Legal thievery: The scams & rip-offs built into nearly every hotel bill
Most major hotel chains don't want you to know their industry's dirty little secret: they will rob you blind, and they even do it with your permission
Yes, this bottle of water being provided "as a service to our guests" in a San Juan, Puerto Rico hotel costs a mere $7. Now that's what I call service! (Tip: suck it out of the tap in the bathroom sink ten feet way and it's free.)
Six main hotel rip-offs
• the minibar
• the telephone
• the parking garage
• the breakfast
• the laundry service
• the taxesI have nothing against hotels, but some of their common charging practices are so sneaky as to almost qualify as criminal. Almost.
This page is not about outright thievery—that rare front-desk clerk who will try to slip in an extra night's charge on unsuspecting guests (in 25 years of international travel, that's happened to me precisely once).
All of the rip-offs listed below are perfectly legal; they're just not very nice. And, I should point out, by a huge margin it tends to be the pricier establishments that do this, not so much (or at least less flagrantly) the smaller mom and pop hotels, where extra charges are often nominal and quite reasonable.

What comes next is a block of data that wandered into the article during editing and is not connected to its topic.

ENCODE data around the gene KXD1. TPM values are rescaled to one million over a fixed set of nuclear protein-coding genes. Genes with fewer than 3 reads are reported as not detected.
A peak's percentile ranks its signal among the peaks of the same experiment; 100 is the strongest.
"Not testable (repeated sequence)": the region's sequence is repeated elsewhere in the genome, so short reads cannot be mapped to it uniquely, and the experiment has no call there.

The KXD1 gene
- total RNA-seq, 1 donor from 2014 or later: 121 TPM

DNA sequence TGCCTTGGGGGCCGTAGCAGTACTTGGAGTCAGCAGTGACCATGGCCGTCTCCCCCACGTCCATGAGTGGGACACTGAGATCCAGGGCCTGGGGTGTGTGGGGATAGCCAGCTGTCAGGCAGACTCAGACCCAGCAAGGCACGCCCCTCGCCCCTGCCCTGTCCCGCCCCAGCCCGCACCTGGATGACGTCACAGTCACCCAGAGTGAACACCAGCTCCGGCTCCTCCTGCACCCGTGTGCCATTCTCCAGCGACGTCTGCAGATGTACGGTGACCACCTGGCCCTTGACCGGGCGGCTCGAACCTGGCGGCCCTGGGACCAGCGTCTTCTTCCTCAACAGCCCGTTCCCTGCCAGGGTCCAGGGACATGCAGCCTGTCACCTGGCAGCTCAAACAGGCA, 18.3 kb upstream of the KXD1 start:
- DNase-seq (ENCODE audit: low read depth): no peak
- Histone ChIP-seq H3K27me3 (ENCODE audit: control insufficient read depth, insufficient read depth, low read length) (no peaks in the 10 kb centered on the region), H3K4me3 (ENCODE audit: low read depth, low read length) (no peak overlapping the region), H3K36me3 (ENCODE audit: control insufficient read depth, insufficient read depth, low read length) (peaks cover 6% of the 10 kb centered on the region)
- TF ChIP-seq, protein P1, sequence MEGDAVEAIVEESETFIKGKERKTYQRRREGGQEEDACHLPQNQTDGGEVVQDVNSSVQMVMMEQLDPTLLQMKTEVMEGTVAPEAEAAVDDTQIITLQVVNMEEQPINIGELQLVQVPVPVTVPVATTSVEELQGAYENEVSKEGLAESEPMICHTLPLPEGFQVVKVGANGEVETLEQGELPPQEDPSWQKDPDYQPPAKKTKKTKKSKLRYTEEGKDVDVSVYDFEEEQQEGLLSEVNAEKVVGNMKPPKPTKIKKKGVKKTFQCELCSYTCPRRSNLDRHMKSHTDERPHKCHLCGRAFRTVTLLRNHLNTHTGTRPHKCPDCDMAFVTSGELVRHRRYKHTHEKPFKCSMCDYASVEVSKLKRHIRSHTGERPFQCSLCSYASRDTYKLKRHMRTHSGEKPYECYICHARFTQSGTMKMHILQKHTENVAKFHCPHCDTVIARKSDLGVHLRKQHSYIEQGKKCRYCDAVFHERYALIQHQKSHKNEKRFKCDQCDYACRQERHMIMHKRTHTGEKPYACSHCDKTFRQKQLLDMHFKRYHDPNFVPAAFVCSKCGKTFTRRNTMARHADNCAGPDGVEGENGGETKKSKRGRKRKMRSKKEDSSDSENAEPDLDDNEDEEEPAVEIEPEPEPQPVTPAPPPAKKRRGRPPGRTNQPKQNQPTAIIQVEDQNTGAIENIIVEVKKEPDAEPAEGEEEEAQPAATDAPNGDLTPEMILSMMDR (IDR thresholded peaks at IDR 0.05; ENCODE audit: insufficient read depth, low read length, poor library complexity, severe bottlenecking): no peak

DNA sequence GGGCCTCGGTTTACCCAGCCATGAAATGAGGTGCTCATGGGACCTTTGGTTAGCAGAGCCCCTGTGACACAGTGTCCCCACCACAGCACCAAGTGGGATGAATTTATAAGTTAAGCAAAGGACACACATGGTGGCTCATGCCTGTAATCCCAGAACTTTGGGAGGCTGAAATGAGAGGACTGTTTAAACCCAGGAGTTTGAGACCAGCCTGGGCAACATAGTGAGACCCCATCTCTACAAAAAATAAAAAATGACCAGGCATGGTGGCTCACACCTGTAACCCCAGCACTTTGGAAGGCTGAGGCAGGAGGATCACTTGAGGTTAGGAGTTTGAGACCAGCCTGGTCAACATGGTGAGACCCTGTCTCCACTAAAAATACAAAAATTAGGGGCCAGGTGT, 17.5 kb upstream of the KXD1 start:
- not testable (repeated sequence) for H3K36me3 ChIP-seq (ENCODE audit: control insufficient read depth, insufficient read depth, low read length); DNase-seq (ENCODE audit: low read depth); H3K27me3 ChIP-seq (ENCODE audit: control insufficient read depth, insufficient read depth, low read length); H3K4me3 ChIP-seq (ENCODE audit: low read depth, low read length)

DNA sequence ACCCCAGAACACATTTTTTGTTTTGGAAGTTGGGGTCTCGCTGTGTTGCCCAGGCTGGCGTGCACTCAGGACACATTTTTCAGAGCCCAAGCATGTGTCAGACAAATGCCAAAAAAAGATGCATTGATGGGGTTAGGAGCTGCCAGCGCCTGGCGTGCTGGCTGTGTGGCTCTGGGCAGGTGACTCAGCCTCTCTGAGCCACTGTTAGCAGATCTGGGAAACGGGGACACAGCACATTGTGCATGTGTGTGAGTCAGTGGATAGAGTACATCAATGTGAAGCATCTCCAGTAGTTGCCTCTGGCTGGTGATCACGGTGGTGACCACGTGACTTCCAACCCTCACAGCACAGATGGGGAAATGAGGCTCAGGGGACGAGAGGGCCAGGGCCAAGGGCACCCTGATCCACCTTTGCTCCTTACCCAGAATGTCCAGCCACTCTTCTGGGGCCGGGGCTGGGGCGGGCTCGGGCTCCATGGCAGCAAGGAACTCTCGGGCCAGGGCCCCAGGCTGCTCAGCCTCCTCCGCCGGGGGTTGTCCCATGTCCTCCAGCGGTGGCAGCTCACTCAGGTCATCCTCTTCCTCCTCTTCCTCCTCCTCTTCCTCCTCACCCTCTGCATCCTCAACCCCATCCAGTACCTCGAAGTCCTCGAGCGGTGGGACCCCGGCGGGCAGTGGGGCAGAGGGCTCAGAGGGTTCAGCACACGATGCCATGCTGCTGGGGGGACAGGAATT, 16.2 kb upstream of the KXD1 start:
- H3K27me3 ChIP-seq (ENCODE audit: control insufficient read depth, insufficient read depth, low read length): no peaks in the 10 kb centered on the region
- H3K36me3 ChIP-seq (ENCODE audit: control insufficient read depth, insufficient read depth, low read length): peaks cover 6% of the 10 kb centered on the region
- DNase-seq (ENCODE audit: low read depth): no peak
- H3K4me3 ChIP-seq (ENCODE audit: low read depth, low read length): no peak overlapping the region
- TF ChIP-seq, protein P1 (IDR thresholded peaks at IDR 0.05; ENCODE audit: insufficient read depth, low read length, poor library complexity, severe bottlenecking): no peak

Many hotels, though, try to squeeze every Euro they can out of you beyond the cost of the room. Because, hey: once you're booked in, you're bound to get thirsty and give into the temptation of that Coke in the minibar, or want to phone some great-sounding restaurant to make reservations for the evening or (God forbid) make a quick call home, or wash some of those clothes you've been wearing for a week, or you may eventually want to, you know, eat breakfast or something.
And then they have you.
Let the fleecing of the unawares begin!
Here are six main hotel rip-offs—and, more importantly, how to avoid them:
the hotel minibar
the hotel telephone
the hotel breakfast
the hotel taxes